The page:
The Best and Worst Strategies For Picking an Instagram Handicapper
Thanks to the proliferation of social media, people are more connected than at any time in human history. Whether you’re aiming to sculpt your body into a mirror image of Gerland Butler in 300, trying to decode what a cryptocurrency actually is, or searching for the best techniques to bet on sports, you can use social media to reach out to real people.
However, this era of uber-connectivity has inherent downsides. It is easier than ever for imposters and charlatans to dupe the unwitting public on social media. The phenomenon of the phony is particularly endemic to Instagram; those selfies that take hundreds of tries don’t really represent reality, and neither do the doctored betting slips that “scamdicappers” plaster all over their profiles.
Scam artists are getting more and more sophisticated as time passes, so it takes a keen eye to know how to pick a quality sports handicapper on Instagram and how to avoid the many, many scamdicappers.
Here, we present the best and worst techniques for determining which sports handicappers deserve to be trusted with your bankroll.
Best Practice #1: Choose a Transparent Handicapper
This one is simple. If you can’t find a comprehensive public record of a sports handicapper’s wins and losses, don’t give them your money. Legitimate handicappers will be more than happy to promote their overall record, not just their successes. If a handicapper doesn’t make this information readily available, they’re hiding something, and if they’re hiding something, chances are they’re a scamdicapper.
We touch on the importance of honesty and transparency in greater detail in our fantasy vs. reality article, where we illustrate how legitimate handicappers promote themselves by touting their hard work, research, and overall performance, while scamdicappers use some combination of bombast, lies, and bluster.
Bad Practice #1: Get Sucked in by Displays of Wealth and Status
Unfortunately, more sports bettors fall prey to this trap than you might imagine. After all, photos of someone on a bright red Ferrari holding stacks of cash are a lot sexier than a block of text claiming a 55% winning percentage.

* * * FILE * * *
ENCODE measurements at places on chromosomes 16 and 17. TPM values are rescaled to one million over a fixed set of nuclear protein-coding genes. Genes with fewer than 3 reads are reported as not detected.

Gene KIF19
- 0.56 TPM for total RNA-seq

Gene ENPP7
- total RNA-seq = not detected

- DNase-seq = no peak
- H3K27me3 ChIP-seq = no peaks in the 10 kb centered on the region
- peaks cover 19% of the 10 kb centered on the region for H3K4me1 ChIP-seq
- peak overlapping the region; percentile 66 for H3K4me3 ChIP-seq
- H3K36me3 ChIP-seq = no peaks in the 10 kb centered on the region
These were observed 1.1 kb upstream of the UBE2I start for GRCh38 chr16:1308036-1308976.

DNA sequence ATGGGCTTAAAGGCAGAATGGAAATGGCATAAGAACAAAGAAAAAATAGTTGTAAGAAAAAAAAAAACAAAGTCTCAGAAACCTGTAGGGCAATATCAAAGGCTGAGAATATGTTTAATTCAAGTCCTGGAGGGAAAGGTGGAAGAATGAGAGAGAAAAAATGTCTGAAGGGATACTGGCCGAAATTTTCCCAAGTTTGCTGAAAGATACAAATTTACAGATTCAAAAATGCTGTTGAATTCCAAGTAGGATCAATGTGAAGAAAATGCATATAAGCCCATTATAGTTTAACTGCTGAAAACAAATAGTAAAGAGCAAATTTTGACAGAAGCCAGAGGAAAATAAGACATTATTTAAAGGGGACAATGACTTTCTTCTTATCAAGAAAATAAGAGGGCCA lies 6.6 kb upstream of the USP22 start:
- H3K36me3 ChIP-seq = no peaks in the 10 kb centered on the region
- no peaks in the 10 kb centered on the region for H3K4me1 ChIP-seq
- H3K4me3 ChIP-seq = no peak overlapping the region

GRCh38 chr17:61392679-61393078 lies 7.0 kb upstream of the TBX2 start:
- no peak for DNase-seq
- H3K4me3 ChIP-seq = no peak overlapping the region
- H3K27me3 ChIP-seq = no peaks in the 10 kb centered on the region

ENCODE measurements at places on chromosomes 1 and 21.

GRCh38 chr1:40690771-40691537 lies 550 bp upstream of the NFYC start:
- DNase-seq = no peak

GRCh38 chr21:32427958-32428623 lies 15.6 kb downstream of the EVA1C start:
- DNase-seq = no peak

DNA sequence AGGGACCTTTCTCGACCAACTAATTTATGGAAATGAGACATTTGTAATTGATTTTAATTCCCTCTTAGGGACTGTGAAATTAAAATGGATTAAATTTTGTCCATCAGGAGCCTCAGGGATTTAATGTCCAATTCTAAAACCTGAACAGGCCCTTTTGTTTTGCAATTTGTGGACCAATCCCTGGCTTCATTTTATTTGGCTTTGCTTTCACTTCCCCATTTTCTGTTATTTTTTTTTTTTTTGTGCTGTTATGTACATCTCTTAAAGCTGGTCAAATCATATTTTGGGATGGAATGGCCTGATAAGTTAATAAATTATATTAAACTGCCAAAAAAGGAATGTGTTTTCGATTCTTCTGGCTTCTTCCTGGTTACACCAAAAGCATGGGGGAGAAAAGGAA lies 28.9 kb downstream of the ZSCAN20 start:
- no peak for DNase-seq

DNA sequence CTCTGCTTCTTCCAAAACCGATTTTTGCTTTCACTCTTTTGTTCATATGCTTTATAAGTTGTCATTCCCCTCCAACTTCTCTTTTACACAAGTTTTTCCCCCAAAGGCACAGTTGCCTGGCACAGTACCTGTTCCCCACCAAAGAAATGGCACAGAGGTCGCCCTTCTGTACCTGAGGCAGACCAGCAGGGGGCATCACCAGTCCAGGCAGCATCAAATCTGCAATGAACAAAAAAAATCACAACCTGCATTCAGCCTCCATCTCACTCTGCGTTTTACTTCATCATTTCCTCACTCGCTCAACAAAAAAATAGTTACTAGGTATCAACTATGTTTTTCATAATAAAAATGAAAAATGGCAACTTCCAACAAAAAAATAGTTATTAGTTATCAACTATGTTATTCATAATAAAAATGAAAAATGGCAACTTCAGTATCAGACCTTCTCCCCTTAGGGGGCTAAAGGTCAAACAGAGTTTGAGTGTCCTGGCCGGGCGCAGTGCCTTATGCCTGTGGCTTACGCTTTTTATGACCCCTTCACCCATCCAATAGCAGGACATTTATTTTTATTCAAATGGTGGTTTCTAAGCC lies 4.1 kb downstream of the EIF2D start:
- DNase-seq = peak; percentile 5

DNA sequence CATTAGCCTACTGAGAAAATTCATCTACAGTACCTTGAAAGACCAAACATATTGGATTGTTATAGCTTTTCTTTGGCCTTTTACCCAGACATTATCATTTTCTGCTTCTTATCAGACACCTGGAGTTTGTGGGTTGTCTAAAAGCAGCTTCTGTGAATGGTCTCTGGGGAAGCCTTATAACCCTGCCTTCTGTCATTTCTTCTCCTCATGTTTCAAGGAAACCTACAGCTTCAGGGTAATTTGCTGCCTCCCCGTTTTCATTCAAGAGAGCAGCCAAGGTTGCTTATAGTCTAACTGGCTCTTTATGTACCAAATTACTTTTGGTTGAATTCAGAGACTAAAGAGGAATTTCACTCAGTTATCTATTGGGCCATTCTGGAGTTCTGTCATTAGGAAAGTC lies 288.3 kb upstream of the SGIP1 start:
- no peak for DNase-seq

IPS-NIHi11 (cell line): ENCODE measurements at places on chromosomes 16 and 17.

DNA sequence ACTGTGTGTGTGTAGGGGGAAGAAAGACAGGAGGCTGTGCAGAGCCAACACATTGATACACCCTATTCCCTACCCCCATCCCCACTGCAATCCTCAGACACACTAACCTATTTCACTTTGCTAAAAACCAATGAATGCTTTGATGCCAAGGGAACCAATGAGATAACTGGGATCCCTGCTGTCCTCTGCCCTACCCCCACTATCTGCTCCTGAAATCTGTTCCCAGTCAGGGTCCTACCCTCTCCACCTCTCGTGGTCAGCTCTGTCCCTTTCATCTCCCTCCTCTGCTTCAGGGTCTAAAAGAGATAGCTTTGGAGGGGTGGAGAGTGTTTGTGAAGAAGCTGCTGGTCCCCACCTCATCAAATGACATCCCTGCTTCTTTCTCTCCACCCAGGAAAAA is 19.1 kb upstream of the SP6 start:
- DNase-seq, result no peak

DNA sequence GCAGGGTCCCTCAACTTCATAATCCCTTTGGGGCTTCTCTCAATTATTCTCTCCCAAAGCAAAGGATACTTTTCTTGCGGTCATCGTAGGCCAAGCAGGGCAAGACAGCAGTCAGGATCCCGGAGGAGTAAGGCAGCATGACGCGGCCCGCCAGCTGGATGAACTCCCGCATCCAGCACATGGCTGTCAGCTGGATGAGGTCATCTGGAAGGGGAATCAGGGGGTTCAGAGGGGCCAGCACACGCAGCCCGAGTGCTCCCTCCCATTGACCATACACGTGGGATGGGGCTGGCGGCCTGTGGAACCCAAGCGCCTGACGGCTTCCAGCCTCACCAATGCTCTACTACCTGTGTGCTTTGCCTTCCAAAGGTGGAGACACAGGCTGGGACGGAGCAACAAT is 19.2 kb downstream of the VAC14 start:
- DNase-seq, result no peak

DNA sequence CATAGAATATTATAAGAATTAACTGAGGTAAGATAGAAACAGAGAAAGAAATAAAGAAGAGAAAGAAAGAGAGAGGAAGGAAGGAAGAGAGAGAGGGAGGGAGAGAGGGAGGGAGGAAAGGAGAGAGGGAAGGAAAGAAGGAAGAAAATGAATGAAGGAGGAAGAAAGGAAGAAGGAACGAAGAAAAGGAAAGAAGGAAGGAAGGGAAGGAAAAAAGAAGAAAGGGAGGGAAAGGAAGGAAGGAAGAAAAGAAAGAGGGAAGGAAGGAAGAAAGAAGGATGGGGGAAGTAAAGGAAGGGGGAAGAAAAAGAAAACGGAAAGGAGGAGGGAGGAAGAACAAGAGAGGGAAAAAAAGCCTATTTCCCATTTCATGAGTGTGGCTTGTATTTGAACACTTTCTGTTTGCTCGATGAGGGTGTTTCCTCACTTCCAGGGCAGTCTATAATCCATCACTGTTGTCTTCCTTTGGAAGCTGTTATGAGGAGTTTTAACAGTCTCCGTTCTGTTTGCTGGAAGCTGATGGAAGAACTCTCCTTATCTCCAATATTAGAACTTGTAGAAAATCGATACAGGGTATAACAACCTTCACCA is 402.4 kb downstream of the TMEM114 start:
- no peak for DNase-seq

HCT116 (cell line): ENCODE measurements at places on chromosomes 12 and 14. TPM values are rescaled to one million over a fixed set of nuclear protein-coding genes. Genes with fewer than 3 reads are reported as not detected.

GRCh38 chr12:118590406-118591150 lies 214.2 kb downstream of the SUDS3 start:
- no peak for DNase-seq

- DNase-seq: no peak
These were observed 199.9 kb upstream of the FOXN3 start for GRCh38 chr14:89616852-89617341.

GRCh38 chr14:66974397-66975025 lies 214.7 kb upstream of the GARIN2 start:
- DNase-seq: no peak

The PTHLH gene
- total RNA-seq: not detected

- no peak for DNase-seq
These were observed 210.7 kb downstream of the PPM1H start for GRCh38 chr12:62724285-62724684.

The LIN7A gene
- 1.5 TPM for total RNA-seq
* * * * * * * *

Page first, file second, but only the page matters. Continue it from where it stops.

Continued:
Someone’s wealth isn’t a measure of their sports-betting acuity. A flashy lifestyle isn’t indicative of anything except a desire for attention.
Best Practice #2: Buy into Reasonable Claims
The vast majority of successful professional sports bettors hover around a 55% lifetime winning percentage. The sharpest of the sharp are only about 2% better, and they tend to keep their wisdom to themselves instead of selling picks on the internet.
When you’re selecting a sports handicapper on Instagram, do not choose one that guarantees wins, because there’s no such thing as a sure thing when it comes to sports betting. The only reasonable promise a handicapper can make is that they will work hard, do quality research, and provide access to their predictions and betting history. If they promise something more, something that sounds too good to be true, it almost certainly is.
Bad Practice #2: Get Drawn in with Memes and Vapid Inspirational Messages
Much like public displays of wealth, scamdicappers will often try to pull you in with their personalities. There’s nothing wrong with an injection of humor into a sports handicappers’ account, but this shouldn’t be the reason you sign up with a particular pick service. While it takes a certain genius to make people laugh, it takes an entirely different skill set to determine the likely outcome of sporting events.
The same warning applies to accounts that post a ton of inspirational messages. Yes, it can be a bit of a boon on your day to see Tony Montana reminding you that the world is indeed yours, but this shouldn’t be the deciding factor in your decision to sign up with a particular handicapper.
Best Practice #3: Check the Comments on Multiple Posts
Signing up with a sports handicapper is similar in many respects to finding a mechanic. If you check the reviews of a highly regarded automotive repair shop, you’ll find numerous happy customers singing its praises.